Democracy needs labour unity

Posted on August 23, 2013


“One is workers’ unity and evermore shall be so.” So goes an old labour movement song summarising the prime goal of trade unionism. It is also captured in the slogan: An injury to one is an injury to all. Equally, however, a disruption to one usually means a disruption to all.

By the egalitarian standard of solidarity, the South African labour movement is in crisis, despite constant denials that this is the case. However, if this reality is confronted and most unions return to basic principles, it is possible that a strong, democratic and united coalition of trade unions will emerge in future.

And this would include not just Cosau unions, but also those of the Federation of Unions (Fedusa), the National Council of Trade Unions (Nactu) and the independent organisations. Together they comprise the 196 bodies recognised by the registrar of trade unions.

At the moment, there is no sign of this. Even the rush this week by both the National Union of Mineworkers (NUM) and Cosatu to support the strike call by the National Union of Metalworkers of SA (Numsa) is an indication less of solidarity than of a desperate attempt to ensure that that federation does not come apart at the seams.

And the main seam that appears in danger of being rent from the fabric of Cosatu is Numsa. It is against this background of hostility between the Numsa leadership and that of Cosatu and NUM, that this gesture must be seen.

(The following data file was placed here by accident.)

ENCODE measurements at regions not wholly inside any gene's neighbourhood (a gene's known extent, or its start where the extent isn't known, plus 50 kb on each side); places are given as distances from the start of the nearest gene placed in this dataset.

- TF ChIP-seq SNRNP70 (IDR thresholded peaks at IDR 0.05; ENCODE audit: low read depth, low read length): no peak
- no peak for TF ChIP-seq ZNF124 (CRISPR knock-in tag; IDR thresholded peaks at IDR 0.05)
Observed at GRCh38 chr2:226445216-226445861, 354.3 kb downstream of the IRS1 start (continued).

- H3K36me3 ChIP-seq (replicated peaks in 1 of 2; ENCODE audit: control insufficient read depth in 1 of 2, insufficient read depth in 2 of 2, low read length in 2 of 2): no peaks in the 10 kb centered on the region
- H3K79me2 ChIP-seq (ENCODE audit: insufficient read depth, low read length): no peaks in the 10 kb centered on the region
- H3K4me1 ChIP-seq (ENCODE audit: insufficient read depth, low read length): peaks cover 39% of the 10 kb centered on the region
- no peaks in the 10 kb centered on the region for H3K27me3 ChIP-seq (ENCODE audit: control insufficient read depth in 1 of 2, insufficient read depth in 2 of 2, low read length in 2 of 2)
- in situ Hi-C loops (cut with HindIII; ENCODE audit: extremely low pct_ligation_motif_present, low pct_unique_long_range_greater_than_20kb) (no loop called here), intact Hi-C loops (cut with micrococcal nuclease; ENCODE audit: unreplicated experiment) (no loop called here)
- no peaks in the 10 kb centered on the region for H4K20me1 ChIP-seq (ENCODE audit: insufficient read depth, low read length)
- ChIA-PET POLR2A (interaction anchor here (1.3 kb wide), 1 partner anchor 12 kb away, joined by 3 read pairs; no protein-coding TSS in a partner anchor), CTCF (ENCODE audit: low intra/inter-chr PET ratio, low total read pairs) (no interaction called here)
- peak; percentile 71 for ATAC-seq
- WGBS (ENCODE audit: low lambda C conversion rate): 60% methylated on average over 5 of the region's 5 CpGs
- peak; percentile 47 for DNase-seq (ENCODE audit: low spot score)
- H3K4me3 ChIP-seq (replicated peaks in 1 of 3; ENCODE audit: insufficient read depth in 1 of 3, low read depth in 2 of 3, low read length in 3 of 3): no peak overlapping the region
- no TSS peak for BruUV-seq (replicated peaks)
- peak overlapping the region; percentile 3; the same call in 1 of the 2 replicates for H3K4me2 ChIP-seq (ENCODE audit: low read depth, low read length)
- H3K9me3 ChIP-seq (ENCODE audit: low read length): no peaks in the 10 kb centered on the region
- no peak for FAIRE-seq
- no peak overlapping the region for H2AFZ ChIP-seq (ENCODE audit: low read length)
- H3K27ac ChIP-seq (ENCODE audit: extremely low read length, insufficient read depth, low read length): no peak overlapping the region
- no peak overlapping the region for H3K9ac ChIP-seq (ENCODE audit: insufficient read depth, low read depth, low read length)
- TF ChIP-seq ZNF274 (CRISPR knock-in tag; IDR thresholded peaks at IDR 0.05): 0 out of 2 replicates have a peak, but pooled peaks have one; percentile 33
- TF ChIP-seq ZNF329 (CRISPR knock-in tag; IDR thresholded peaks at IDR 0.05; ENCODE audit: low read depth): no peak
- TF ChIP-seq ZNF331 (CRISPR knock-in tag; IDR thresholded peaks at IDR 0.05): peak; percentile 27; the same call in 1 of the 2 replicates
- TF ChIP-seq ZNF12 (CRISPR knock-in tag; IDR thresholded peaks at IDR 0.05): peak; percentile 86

It ties in with the statement made on Monday by Bheki Ntshalishali, the man who has stepped into the shoes of the controversially suspended Cosatu general secretary Zwelinzima Vavi. On a national radio programme Ntshalishali noted: “Unity and cohesion are very important.” If anything this is an understatement, given the dominant ideological strain within the tripartite alliance.

Dogmatic adherence to the the ANC and its allies is a legacy of the days of exile when opposition to apartheid was the only glue that bound together official communists, socialists, capitalists, nationalists and political opportunists. Among this host were idealists, cynics, thieves, rogues, the craven and the brave. In short, a good cross-section of an authoritarian and racist society.

Added to this mix were individuals who, for one or other reason, served the interests of the apartheid state and had been infiltrated into the exile ranks from as early as 1963. Awareness of this created an atmosphere of paranoia in which anyone who dared to challenge or criticise the policies of the leadership — invariably not the infiltrators — would be labelled an anarchist, an agent or a counter revolutionary.

This reinforced the concept that there was “only one true way forward”, a concept promoted by the SA Communist Party (SACP) that saw itself establishing an SACP-led socialism after first helping to institute a black (ANC) republic. This remains the dominant underlying dogma.

However, there have been times when reality finally made it impossible to persist with even the most dearly held beliefs. But adapting to reality has seldom meant admitting errors; new myths worryingly make way for old, but usually only after lengthy denials.